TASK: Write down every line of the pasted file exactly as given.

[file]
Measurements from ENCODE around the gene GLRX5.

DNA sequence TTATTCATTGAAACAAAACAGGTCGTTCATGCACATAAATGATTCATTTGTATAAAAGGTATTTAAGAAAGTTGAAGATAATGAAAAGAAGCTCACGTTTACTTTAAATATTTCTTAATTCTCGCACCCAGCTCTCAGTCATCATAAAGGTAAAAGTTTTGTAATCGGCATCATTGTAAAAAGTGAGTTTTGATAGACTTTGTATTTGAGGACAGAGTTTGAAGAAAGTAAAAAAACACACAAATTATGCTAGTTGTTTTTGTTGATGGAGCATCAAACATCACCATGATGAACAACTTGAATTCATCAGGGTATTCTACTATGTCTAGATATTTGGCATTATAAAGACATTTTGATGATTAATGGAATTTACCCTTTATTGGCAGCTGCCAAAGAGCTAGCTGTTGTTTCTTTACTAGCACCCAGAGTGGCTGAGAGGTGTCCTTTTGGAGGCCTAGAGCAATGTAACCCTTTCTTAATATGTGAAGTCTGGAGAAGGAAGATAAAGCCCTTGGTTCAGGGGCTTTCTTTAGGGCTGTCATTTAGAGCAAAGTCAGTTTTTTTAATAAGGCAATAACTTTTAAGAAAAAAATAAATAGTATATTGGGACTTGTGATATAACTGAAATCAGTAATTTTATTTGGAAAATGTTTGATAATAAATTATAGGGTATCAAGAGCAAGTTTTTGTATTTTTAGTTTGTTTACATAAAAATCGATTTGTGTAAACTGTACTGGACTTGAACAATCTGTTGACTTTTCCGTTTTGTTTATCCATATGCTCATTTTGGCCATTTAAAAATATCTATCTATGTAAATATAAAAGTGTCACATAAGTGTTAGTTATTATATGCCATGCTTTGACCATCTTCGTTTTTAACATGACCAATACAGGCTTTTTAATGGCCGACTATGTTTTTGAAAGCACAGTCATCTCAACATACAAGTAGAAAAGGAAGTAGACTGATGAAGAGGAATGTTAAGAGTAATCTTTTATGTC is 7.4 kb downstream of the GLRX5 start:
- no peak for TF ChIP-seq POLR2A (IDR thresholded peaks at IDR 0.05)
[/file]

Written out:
Measurements from ENCODE around the gene GLRX5.

DNA sequence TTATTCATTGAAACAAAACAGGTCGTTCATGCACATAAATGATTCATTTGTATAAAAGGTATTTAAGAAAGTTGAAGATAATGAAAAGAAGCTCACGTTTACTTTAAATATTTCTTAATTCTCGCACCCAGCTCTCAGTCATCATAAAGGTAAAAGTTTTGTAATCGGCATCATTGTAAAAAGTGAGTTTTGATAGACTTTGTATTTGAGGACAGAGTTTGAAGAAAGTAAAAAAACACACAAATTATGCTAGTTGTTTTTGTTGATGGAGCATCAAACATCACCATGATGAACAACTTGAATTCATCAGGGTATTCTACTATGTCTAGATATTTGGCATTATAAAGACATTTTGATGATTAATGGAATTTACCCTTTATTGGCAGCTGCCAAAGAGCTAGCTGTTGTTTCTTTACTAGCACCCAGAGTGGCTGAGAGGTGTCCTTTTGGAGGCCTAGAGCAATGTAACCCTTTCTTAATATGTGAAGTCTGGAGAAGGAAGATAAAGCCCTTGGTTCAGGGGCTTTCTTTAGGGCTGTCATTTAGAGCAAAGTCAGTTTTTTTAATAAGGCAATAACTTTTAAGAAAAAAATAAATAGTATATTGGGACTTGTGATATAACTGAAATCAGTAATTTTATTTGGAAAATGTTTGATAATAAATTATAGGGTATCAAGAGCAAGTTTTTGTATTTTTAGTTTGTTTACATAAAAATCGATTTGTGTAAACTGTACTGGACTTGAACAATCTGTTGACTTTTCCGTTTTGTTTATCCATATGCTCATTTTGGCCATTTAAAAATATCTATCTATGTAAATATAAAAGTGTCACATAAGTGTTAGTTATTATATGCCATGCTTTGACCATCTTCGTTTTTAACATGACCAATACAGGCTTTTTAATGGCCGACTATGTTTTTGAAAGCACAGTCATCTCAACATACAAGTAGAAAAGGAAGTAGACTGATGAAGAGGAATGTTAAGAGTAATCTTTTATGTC is 7.4 kb downstream of the GLRX5 start:
- no peak for TF ChIP-seq POLR2A (IDR thresholded peaks at IDR 0.05)